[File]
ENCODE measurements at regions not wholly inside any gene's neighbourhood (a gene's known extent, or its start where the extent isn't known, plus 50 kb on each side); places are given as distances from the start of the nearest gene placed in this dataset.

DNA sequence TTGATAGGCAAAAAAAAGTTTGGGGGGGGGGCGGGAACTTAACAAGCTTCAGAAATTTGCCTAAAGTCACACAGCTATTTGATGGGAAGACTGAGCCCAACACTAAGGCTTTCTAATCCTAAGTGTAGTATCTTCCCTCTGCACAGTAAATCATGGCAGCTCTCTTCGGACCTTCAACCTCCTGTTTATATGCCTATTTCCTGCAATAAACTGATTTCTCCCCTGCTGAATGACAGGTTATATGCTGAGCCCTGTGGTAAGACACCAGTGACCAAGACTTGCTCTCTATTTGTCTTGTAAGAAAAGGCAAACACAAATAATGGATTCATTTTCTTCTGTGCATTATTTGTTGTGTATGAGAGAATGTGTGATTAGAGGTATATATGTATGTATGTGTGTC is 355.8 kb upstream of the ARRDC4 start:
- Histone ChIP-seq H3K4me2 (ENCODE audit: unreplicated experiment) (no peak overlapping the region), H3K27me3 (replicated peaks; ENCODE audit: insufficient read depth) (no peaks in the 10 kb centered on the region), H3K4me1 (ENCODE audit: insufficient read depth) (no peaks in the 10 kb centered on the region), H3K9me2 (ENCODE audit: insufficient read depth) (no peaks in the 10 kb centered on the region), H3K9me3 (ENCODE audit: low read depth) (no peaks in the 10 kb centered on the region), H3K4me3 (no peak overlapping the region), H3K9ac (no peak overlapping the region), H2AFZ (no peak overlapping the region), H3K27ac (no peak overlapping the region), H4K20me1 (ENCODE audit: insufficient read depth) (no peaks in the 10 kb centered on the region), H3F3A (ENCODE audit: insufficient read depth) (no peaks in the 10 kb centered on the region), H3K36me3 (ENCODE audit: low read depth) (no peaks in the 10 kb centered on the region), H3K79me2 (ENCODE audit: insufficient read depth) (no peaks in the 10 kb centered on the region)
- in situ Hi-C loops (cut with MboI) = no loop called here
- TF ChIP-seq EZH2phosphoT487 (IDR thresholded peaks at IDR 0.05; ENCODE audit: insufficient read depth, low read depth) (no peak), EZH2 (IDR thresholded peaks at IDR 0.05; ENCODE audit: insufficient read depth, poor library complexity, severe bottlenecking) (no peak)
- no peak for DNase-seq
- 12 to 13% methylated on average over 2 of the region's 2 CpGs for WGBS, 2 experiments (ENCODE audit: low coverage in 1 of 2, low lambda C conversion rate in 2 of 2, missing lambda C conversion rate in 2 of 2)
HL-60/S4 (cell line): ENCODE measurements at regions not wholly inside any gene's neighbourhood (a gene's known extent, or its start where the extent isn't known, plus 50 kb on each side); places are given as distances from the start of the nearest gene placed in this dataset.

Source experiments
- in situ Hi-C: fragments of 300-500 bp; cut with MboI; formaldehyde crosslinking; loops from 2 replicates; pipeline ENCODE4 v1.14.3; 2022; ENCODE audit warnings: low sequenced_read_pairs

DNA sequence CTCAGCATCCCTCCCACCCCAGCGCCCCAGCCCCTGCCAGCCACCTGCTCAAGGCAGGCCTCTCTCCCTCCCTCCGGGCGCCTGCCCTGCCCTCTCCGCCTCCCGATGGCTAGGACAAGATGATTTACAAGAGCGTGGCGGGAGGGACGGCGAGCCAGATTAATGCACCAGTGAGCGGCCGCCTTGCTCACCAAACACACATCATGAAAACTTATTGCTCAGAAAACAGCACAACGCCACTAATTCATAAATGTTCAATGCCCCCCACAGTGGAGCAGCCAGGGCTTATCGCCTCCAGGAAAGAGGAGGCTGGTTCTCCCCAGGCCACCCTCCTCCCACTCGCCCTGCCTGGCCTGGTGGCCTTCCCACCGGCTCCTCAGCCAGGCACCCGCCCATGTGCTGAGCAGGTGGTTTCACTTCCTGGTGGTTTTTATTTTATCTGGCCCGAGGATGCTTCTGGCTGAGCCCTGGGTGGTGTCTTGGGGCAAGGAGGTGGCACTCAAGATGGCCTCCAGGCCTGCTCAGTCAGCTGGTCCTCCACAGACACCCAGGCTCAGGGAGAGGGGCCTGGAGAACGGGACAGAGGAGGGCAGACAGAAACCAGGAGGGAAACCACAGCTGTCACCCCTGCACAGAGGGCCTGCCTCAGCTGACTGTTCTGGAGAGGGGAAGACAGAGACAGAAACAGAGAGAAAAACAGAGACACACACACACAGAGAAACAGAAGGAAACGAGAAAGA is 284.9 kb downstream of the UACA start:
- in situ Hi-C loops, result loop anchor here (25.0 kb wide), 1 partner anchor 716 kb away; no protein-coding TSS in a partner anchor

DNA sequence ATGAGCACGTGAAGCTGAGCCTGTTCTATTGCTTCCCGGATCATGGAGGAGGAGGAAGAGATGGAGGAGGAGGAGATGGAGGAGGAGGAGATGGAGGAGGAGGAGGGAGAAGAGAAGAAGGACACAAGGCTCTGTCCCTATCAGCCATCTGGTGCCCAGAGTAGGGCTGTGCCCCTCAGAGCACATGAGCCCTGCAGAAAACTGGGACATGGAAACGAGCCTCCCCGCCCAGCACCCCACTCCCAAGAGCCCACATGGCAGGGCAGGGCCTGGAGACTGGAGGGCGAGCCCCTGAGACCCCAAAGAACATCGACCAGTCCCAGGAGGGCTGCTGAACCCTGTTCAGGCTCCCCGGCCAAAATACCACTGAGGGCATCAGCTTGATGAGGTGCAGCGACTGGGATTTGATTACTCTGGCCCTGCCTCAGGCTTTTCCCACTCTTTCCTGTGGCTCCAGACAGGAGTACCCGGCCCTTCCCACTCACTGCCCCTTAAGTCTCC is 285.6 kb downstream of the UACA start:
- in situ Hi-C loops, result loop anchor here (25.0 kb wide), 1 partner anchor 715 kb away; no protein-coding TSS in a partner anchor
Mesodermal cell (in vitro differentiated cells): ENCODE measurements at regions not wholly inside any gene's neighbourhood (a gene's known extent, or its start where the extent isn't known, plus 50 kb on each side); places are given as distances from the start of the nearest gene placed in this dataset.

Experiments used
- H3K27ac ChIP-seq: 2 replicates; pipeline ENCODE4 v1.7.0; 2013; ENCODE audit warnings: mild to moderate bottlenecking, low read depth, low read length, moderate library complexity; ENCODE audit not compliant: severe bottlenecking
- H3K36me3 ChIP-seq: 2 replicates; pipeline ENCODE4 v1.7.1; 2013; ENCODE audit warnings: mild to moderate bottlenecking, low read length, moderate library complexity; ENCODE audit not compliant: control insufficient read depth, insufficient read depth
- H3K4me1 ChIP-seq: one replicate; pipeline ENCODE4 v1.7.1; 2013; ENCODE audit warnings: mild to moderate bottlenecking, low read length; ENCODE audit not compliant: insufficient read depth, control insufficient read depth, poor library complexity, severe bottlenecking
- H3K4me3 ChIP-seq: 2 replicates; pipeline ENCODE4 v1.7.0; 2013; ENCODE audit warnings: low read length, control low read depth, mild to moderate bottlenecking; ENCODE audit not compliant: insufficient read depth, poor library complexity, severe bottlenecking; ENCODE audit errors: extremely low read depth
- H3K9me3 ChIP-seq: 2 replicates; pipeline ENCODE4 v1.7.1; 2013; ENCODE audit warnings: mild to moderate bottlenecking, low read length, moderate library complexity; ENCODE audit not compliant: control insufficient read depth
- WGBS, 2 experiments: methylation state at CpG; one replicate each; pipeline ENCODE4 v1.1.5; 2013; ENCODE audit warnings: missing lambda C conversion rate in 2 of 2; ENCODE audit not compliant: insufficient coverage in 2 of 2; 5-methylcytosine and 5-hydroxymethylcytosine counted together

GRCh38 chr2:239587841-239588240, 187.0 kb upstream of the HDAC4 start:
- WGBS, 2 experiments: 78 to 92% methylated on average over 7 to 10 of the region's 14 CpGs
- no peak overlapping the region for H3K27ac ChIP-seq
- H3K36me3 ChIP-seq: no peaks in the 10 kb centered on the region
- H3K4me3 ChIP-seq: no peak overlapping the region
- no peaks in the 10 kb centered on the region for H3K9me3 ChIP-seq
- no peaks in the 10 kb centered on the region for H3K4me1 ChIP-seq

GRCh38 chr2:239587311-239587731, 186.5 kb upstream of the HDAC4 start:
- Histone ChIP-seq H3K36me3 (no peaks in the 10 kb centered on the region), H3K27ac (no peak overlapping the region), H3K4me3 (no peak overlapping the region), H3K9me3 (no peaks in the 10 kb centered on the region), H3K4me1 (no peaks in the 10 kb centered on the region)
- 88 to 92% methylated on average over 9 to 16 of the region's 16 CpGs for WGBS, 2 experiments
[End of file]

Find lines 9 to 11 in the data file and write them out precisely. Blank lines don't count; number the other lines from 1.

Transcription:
Source experiments
- in situ Hi-C: fragments of 300-500 bp; cut with MboI; formaldehyde crosslinking; loops from 2 replicates; pipeline ENCODE4 v1.14.3; 2022; ENCODE audit warnings: low sequenced_read_pairs

DNA sequence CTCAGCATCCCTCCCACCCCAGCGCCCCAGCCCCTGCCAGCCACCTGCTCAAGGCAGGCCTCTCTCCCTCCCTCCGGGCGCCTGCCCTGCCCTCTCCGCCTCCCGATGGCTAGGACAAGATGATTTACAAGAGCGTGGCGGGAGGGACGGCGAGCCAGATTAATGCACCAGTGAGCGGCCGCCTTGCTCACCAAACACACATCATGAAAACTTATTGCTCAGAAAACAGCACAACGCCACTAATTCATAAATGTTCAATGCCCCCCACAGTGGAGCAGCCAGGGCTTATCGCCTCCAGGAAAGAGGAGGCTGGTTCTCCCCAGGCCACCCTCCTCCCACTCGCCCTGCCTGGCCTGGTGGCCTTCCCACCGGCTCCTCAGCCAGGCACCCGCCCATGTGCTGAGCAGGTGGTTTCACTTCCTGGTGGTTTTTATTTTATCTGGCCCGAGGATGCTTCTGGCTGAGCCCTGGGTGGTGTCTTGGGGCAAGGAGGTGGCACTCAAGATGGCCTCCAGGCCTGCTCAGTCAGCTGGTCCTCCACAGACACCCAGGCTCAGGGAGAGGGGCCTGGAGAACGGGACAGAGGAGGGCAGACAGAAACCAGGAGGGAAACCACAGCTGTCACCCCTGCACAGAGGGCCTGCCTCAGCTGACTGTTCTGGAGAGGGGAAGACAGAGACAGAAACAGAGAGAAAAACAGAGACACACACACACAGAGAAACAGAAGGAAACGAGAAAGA is 284.9 kb downstream of the UACA start: